Tattoo Problems (cont.)
You can prevent problems from developing at your tattoo site. Review the following guidelines and information before making your decision to tattoo a part of your body.
- Consider the social or emotional risk of having a tattoo. Many people make negative value judgments about people with tattoos.
- Talk with people in different age groups about their tattoos. Some people change their minds after getting a tattoo. Since a tattoo is hard to remove, be sure that your decision to get a tattoo is one you can live with.
- Think about the reasons you want to get a tattoo.
- Do not get a tattoo while under the influence of alcohol or drugs. Since a tattoo is hard to remove, be sure that your decision is made with a clear mind.
- Get a tetanus shot before your tattooing if you have not had one in the past 10 years.
- Choose an experienced person who uses sterile gloves and sterilized equipment to do the tattoo. Ask the person doing the tattoo how he or she cleans the equipment and what safety standards he or she follows. Sterile gloves and sterilized equipment should be used. A fresh pair of gloves should be used for each procedure. Make sure that the operator washes his or her hands before putting on the gloves. Ask the operator to change his or her gloves if he or she answers the telephone or does anything else during your procedure.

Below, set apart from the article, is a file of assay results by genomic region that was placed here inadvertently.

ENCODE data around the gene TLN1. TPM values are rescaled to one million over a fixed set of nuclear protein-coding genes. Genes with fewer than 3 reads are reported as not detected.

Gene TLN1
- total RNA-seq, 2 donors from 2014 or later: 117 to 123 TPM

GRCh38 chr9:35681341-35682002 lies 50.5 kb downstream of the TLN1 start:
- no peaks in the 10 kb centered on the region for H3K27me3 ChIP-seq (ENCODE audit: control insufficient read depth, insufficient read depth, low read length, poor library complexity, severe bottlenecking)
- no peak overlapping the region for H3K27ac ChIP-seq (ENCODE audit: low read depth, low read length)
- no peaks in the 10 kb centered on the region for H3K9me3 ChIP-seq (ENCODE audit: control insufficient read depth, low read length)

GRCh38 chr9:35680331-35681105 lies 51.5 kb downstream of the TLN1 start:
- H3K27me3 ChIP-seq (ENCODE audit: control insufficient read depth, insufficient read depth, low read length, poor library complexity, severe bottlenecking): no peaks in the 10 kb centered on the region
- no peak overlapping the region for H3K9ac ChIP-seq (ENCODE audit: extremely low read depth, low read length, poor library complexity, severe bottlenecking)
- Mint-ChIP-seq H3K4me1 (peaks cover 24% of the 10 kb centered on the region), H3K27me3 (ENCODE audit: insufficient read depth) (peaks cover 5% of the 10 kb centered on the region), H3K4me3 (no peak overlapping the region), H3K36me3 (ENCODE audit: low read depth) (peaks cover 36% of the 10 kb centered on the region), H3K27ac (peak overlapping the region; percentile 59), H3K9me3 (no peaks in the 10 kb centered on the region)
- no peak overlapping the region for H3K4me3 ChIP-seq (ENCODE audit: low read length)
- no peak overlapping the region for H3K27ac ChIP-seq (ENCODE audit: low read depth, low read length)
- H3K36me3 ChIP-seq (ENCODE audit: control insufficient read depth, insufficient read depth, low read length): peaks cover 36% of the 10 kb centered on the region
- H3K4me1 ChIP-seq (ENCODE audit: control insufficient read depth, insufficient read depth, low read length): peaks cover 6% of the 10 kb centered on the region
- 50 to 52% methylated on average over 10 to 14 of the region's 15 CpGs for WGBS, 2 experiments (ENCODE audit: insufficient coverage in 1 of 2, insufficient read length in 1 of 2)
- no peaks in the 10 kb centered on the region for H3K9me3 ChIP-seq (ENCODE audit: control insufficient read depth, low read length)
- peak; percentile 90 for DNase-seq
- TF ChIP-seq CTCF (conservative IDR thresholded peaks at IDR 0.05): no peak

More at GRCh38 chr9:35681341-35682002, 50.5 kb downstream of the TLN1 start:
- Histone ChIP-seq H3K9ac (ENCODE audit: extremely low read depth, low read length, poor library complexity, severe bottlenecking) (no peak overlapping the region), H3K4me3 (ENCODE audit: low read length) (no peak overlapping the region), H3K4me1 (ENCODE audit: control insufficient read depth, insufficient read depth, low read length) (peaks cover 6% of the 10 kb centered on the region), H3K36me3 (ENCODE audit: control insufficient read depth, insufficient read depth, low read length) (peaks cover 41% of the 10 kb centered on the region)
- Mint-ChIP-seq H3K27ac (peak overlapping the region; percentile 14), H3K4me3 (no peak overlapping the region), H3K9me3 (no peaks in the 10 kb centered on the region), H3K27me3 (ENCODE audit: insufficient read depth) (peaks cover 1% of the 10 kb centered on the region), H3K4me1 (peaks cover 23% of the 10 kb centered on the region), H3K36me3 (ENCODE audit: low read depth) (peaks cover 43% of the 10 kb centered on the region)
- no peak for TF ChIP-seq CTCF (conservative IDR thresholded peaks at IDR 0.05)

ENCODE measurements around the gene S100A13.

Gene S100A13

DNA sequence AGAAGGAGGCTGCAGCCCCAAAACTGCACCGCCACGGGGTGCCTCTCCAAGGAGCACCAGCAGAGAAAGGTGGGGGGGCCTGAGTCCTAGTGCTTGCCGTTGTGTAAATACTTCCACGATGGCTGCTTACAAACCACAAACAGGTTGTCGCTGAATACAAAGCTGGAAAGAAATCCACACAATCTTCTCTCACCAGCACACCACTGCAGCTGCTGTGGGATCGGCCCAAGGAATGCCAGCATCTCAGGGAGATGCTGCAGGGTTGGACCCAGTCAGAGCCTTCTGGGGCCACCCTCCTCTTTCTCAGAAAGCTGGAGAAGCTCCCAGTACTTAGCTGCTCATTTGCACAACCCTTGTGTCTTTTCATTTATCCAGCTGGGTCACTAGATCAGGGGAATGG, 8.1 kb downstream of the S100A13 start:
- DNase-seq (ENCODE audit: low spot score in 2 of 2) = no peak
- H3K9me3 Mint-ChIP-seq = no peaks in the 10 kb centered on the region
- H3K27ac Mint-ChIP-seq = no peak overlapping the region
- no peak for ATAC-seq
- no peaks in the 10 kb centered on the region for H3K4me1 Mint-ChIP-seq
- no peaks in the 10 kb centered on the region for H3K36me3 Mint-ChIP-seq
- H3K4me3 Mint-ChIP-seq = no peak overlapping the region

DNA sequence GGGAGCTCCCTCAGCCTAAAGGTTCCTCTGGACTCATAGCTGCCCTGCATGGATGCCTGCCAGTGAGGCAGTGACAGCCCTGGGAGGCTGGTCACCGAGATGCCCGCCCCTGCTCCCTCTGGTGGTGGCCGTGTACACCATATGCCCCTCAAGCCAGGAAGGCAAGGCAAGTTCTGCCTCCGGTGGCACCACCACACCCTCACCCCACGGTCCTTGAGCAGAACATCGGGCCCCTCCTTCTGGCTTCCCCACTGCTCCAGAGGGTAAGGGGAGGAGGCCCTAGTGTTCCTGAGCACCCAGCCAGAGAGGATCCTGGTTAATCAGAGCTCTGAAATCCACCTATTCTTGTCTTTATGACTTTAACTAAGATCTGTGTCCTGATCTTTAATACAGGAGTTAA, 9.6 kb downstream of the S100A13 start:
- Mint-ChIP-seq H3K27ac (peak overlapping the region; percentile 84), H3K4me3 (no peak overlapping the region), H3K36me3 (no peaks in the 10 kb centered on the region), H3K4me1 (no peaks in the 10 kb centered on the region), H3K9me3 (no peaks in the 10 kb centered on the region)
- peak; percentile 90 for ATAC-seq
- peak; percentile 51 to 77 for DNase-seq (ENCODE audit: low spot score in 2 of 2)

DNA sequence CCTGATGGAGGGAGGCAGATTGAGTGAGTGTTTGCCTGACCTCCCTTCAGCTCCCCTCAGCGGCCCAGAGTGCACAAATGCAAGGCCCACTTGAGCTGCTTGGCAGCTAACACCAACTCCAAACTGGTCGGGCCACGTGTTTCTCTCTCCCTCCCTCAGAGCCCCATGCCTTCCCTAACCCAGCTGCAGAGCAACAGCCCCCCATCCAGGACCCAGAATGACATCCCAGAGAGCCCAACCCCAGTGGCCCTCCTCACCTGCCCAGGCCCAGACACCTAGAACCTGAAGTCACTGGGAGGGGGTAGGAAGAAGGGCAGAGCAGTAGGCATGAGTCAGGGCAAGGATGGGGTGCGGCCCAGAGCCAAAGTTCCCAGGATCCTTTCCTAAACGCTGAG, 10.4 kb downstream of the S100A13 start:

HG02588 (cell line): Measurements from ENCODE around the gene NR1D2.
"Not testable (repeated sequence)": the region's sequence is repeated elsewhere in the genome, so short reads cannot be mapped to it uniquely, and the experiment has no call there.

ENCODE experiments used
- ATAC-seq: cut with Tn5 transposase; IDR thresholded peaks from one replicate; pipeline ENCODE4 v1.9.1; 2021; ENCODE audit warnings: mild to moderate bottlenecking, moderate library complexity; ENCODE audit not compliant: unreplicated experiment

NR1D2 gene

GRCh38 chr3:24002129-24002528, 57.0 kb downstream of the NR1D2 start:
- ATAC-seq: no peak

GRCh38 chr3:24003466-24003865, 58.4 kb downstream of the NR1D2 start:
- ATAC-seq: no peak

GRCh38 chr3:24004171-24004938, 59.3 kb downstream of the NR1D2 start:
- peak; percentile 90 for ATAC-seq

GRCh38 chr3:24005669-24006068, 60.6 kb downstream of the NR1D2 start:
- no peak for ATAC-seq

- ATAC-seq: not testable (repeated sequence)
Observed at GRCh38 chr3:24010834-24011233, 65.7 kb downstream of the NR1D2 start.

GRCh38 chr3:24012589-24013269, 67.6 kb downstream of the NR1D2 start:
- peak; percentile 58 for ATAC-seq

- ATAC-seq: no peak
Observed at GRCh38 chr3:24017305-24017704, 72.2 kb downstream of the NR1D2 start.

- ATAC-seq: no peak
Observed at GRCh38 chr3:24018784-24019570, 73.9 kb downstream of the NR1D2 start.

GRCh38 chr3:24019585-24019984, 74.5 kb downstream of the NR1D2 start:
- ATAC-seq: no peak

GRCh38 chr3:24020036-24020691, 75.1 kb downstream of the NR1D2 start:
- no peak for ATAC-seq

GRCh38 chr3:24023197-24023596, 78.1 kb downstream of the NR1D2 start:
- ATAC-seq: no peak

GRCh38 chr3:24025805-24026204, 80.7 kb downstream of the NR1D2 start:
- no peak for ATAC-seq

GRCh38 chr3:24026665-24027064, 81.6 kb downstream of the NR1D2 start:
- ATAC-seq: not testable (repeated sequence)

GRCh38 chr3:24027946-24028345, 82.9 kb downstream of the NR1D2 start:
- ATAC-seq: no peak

- Check the studio and see whether it looks clean. Ask the operator about sterilizing techniques and safety standards.
- If you think you may want to have your tattoo removed at a later date—dark blue, black, and red are the easiest colors to remove with lasers. Bright colors—blue, green, and yellow—are hard, if not impossible, to remove.
- If you have had an allergic reaction to tattoo dye in the past, do not get any more tattoos. Be sure your health professionals know about these allergies.
- Wear medical alert jewelry such as a MedicAlert tag if you have had an allergic reaction after a tattoo.
- If you have had an allergic reaction to the henna used in a temporary tattoo, you have a higher chance of developing a skin reaction to hair dye. Mix up a small amount of the dye solution and paint it on a small patch of skin, such as the inside of your wrist, to see if you are going to have a reaction to it. Do not use the hair dye if your skin turns red or itches.
- Check with your city or county health department to find out whether there have been any complaints about the studio you are thinking of using.